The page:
It's all about the work.
Too often the roar of paper tigers in our business. And still we cling to it as our best, last shot at accomplishing something that matters.
In September of 2005 the work mattered; as we watched our city drown and unravel, it was about the only thing tethering us to normalcy.
It was one of those times when you make promises to yourself. The steely, clenched-teeth kind. The kind you mumble out behind a thousand-yard stare. It's your Scarlett O'Hara moment — "With God as my witness I'll never...."
Most of us had found our way to Atlanta where Frank Compton and Louis Sawyer of Blattner Brunner took us in, no questions asked. A few squirreled up with clients in L.A. and New York. Five ended up sleeping head to foot in a grungy college apartment in Baton Rouge working out of a closet in our client's office. Although we didn't know it at the time, half of our staff's houses took water, about half of those lost everything.
We didn't really know much about the condition of our homes, what was happening in the city or when we could return home. But after accounting for everyone and cobbling together files, servers and a borrowed computer network, we still had clients and deadlines. In a cathartic way, it became all about the work.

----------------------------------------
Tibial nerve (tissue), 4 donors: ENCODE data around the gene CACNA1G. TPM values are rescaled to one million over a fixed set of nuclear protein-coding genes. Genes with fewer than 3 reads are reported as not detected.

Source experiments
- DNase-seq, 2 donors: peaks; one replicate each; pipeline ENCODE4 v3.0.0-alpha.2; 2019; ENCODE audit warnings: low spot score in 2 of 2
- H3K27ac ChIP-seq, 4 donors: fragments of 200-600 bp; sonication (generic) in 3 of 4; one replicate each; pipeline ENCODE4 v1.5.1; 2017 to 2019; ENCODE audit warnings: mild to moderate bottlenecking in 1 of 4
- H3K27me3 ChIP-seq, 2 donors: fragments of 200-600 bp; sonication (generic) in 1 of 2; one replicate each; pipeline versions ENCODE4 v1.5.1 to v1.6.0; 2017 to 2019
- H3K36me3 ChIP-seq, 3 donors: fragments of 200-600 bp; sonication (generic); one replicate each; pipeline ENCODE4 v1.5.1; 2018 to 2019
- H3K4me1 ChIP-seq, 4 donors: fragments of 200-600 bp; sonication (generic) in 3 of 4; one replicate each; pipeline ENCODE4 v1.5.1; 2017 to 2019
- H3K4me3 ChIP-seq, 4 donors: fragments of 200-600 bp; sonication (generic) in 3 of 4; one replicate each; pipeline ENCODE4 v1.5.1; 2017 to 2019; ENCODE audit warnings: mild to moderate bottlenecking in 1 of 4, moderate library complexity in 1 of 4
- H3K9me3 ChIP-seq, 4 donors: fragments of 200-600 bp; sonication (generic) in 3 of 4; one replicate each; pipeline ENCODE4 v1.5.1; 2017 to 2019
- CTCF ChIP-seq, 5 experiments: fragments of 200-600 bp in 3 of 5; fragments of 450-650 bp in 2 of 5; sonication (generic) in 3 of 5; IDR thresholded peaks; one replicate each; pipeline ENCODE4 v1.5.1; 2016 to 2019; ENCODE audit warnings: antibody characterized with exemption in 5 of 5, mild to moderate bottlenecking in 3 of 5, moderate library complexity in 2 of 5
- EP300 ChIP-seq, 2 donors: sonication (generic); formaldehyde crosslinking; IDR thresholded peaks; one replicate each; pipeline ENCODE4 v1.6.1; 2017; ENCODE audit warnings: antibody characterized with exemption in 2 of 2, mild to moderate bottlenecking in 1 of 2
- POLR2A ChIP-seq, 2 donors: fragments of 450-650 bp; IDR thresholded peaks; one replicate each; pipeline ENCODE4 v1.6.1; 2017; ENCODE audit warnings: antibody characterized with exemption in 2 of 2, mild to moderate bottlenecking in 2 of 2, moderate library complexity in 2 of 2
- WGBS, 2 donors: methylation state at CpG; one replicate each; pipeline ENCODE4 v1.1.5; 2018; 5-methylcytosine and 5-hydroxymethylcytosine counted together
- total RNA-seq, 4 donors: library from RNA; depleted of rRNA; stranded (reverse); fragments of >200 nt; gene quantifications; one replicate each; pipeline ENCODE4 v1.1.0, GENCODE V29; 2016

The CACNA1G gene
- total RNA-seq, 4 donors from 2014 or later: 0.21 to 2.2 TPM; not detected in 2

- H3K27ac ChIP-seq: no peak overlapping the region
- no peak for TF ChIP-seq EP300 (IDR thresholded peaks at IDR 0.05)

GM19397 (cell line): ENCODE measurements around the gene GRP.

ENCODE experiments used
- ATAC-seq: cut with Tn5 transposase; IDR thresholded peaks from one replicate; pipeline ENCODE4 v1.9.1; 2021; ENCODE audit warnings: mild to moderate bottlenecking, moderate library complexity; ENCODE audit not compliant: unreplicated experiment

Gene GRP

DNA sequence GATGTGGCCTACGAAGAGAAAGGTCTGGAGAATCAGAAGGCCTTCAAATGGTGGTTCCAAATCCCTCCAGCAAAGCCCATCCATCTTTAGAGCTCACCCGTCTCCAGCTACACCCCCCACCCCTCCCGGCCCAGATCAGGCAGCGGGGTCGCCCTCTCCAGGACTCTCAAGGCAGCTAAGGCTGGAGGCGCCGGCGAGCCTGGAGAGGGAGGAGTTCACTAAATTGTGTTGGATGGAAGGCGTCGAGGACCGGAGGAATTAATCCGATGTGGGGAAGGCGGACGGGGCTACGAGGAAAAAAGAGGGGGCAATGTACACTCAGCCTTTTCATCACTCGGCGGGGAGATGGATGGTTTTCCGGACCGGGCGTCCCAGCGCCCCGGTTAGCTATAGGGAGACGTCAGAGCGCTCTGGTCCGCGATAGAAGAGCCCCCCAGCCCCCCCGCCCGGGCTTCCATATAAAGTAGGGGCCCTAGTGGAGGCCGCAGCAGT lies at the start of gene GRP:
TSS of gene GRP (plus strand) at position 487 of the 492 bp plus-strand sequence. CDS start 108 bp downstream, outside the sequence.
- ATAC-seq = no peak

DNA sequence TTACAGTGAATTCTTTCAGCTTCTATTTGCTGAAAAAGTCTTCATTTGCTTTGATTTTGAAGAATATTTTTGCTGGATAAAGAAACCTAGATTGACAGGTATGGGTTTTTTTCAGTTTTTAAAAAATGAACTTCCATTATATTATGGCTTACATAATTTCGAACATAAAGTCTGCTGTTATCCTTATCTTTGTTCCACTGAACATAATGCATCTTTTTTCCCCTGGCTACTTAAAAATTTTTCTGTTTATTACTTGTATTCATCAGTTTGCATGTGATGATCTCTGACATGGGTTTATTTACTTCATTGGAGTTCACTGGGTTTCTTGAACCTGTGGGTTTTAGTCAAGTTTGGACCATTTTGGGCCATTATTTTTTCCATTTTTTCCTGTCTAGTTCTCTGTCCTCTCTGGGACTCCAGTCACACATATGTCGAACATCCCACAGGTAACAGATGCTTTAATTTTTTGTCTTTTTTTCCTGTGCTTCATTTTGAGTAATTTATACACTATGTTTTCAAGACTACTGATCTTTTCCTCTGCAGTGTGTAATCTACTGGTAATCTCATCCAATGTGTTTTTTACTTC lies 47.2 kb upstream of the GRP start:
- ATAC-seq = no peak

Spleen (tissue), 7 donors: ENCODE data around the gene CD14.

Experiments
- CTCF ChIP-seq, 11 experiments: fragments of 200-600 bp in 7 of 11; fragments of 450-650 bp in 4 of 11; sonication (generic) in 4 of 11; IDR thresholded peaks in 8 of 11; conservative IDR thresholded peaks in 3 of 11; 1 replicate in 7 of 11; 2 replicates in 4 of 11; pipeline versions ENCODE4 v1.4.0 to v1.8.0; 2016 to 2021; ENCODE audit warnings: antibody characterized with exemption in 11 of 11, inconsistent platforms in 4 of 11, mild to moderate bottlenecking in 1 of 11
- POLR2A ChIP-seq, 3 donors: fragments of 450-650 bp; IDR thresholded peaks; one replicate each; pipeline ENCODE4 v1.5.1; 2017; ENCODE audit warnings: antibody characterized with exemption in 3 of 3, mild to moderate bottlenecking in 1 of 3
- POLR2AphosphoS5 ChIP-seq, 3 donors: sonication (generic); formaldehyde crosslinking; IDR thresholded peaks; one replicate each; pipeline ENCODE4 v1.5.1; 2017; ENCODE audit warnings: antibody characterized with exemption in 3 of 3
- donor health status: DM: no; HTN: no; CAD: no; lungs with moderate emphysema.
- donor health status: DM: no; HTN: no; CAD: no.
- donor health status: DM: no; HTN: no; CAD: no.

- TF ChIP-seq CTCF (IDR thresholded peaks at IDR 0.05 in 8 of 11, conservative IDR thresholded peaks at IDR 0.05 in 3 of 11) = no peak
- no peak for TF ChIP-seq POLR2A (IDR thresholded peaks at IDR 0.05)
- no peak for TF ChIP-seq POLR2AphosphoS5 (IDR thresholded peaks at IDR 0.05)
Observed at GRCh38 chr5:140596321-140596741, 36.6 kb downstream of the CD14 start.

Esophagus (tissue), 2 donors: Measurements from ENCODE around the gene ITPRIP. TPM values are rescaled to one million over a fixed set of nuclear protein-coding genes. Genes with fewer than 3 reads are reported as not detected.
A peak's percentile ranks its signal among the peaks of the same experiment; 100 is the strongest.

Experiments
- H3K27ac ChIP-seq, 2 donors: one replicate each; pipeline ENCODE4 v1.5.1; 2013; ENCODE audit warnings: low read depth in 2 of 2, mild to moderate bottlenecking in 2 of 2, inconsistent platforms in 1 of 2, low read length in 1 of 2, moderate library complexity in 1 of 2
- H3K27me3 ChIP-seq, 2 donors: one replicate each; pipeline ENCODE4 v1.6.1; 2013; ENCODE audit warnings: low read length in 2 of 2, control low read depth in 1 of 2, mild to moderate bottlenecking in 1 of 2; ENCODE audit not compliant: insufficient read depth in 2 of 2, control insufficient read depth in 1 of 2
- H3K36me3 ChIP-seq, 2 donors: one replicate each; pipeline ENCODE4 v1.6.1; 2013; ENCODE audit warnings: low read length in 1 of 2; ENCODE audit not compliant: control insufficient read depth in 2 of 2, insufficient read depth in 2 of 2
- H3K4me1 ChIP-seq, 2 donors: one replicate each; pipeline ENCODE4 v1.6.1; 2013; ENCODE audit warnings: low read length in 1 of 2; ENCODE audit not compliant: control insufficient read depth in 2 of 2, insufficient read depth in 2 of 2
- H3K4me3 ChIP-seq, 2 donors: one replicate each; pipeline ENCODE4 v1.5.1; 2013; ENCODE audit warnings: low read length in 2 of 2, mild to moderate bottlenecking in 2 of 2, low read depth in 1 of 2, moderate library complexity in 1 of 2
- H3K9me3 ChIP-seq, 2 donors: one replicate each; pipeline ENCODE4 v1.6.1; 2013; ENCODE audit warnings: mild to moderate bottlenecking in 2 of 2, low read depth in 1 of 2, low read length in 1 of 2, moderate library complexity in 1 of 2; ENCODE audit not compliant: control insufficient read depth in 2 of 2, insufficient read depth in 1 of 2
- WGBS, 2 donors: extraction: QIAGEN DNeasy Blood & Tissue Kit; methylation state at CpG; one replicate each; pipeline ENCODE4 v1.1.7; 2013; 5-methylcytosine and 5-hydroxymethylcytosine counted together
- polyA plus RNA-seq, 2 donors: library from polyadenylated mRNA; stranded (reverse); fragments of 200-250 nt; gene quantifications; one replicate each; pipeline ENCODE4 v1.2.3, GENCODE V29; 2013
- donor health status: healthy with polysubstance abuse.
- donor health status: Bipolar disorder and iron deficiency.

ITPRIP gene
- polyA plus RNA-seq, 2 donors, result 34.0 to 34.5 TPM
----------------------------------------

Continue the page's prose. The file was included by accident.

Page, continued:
So right there we pointed to the outfield and called our shot. My new word was urgency. We were going to work our vision like people possessed. We were going to become the poster child for the next New Orleans in terms of the work we would create for organizations driving the recovery and the company we would build.
For the last few years we'd been successful in picking up business — mostly challenger brands — outside of New Orleans. Like Martin, Fallon, W+K and Crispin, we knew that we had to extend our geography. But now, it was clear that the best challenger branding opportunities in the world were going to be found right in our backyard. It was the work of a lifetime, the role natives who embraced the ambition of world-class were born to play. And right now, it really had to be all about the work.
The unspeakable human suffering and the incompetence during the storm brought with it an uncommon introspection for New Orleans. After "The Thing," our mostly conservative NOLA had developed an appetite for challenger branding. The poverty and legacy of political apathy could no longer be hidden by the shiny good time glow of our rich culture. The emperor had no clothes. It was time to slaughter sacred cows, grab a pitchfork and torch then find out what was left in the best of New Orleanians.
We were in our element. We loved the city, but could never look past her shortcomings. Never past her possibilities, always challenging. We lived in a perpetual state of "divine discontent" before the storm.